The Love/Hate Music News Report 12.13.12: Radio!
This is my third-to-last column. I haven’t grown to dislike 411mania, and I’m not dissatisfied with how I’ve been treated—I’ve been granted great leniency with what I write, and I think I’ve only been advised on what to write twice in about two years. That said, I said to myself that I only wanted to write for 411mania for about two years, and as my first review went live on December 5th, 2010, I’ve reached that goal and then some. I greatly appreciate the opportunity that I was given, and I’m not opposed to contributing down the line, but I’m looking forward to not having a column due in the middle of the week.
But I’m not going out on a low note. Two weeks from now will be my last column, and I’ll take that time to gush about my favorite albums of the year. A lot has changed since I posted my mid-year list, and I’ll say now that an album that has been released in the interim is in my top spot. Next week, though, I’ll give you what will probably be a much more entertaining read—my list for the worst albums of the year. I know that some people prefer it when I write angry, and if you’re one of those people, you won’t want to miss that one. Anyway, COLUMN!
In this column, I will six pieces of news and offer context, levity, and humor where appropriate. The only criteria I have for selecting stories is whether I care about the subject matter or not. I’m a dude in my mid-twenties, so don’t expect me to indulge in too much celebrity gossip.
411mania’s comment system has been overhauled to provide more instant feedback, so feel free to express your opinion on any of the pieces in this column. I don’t moderate comments, but I encourage folks to proofread their comments and not waste their time posting inappropriate material. In other words, if you disagree with something I’ve written, please phrase your discontent in a manner that makes you sound like an adult.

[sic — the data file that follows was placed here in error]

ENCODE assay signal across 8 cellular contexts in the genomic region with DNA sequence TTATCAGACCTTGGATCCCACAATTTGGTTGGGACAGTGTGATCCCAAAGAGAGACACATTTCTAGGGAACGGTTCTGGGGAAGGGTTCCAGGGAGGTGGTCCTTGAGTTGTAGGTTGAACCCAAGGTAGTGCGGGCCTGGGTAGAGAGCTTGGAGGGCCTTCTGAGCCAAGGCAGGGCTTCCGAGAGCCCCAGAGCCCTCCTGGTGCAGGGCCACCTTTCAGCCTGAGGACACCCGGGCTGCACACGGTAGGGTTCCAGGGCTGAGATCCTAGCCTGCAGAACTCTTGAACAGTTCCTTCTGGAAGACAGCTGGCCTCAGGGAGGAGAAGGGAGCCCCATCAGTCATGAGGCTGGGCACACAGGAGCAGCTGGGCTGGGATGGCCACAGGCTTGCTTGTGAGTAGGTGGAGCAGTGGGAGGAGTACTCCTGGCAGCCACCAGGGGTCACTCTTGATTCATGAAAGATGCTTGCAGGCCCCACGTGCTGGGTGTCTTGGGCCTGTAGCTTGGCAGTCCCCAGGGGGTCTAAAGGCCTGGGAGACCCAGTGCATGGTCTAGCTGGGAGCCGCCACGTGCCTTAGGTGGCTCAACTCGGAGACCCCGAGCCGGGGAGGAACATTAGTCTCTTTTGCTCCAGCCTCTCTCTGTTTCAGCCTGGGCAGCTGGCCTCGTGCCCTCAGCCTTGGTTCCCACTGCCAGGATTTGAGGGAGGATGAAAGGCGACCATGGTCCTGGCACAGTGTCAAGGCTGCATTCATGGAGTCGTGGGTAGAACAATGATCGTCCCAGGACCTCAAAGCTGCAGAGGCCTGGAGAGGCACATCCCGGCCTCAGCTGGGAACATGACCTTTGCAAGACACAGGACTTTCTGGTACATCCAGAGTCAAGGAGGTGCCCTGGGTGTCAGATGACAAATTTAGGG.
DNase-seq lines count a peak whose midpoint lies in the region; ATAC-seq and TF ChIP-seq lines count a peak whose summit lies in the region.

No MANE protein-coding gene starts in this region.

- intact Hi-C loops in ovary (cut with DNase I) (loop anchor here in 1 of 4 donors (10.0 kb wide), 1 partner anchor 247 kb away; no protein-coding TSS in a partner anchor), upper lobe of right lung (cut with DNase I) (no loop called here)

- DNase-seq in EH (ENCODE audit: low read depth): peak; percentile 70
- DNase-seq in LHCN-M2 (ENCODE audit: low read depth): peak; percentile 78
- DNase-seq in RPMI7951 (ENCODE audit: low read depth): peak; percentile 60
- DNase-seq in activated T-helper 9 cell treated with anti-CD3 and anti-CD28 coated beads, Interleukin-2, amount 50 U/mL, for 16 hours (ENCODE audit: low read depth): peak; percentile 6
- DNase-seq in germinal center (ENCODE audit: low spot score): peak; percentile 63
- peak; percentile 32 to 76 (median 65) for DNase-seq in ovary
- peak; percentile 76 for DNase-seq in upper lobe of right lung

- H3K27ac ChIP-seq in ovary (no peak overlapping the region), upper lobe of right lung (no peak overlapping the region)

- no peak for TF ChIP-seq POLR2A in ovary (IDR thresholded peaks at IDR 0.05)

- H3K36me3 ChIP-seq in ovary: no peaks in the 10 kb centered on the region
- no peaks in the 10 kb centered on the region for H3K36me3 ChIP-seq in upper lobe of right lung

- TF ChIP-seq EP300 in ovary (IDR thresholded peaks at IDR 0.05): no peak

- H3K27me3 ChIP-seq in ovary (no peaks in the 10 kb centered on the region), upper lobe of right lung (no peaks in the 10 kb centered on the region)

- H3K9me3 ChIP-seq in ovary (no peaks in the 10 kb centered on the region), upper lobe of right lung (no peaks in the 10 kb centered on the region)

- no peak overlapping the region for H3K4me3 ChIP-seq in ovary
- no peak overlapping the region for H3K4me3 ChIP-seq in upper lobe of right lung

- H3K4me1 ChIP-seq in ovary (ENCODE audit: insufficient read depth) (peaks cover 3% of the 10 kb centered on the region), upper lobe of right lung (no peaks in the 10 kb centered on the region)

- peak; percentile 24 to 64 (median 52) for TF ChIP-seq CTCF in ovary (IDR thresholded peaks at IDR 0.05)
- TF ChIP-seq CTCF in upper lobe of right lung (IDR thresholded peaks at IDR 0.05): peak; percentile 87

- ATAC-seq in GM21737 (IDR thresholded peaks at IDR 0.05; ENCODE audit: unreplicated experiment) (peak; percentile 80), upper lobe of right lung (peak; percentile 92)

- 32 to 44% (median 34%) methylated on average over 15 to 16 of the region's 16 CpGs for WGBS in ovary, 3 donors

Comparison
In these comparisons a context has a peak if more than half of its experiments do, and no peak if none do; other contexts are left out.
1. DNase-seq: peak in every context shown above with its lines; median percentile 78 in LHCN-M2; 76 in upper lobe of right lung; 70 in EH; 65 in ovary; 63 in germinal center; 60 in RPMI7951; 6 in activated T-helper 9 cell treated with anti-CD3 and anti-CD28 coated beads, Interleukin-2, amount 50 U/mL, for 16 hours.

Anyway, let’s get down to business…
Most news items are from 411 Music’s newswire.
Award Show Nominations, Part One: The Part That Pleases Me
As I’ve mentioned more than a few times, the treatment of the Academy Award for Best Original Song was unacceptable this year, with only “Man or Muppet” from The Muppets and “Real in Rio” from Rio up for the award. This went down due to a combination of how the voting went and how the rules were structured, but while I won’t argue that neither song didn’t deserve to be nominated, the lack of a good field of nominations was a topic of discussion after the show. The Academy promised to turn things around for next year’s show, and looking at the shortlist of songs up for Best Original Song, I’d say they are on the right track.
Seventy-five songs are on the shortlist, and even giving a cursory summary of some of it would not do this thing justice. Suffice to say that the field is pretty wide this year, and the Academy would have to go out of their way to fuck things up to disappoint in this category. This list will be shortened down to five songs on January 10th, at which point there will likely be a lot of complaints bounded about concerning what actually got nominated, but for now, I’d say that things are looking pretty good.
Award Show Nominations, Part Two: The Part With The Grammys
The Grammy nominations didn’t please most people who give a damn about music as an art form. This happens every year. It happened last year, and it is going to happen next year, and the year after that. It doesn’t make it acceptable, but by now, I can barely summon the energy to get upset.
Of course I can’t get behind most of the albums nominated for Album of the Year. I expected the nominated entries for Song of the Year, Record of the Year, and Best New Artist to consist of songs and acts that I either hadn’t heard or went out of my way to not hear after catching a whiff of their sound that indicated that looking for more of their work would give me more reasons to not like them. Most of the entries for anything pertaining to rock are jokes. For Best Rap Album, you have one great album, Undun by the Roots, and five bad albums, bottoming out with 2 Chainz’s big dumb album about being big and dumb.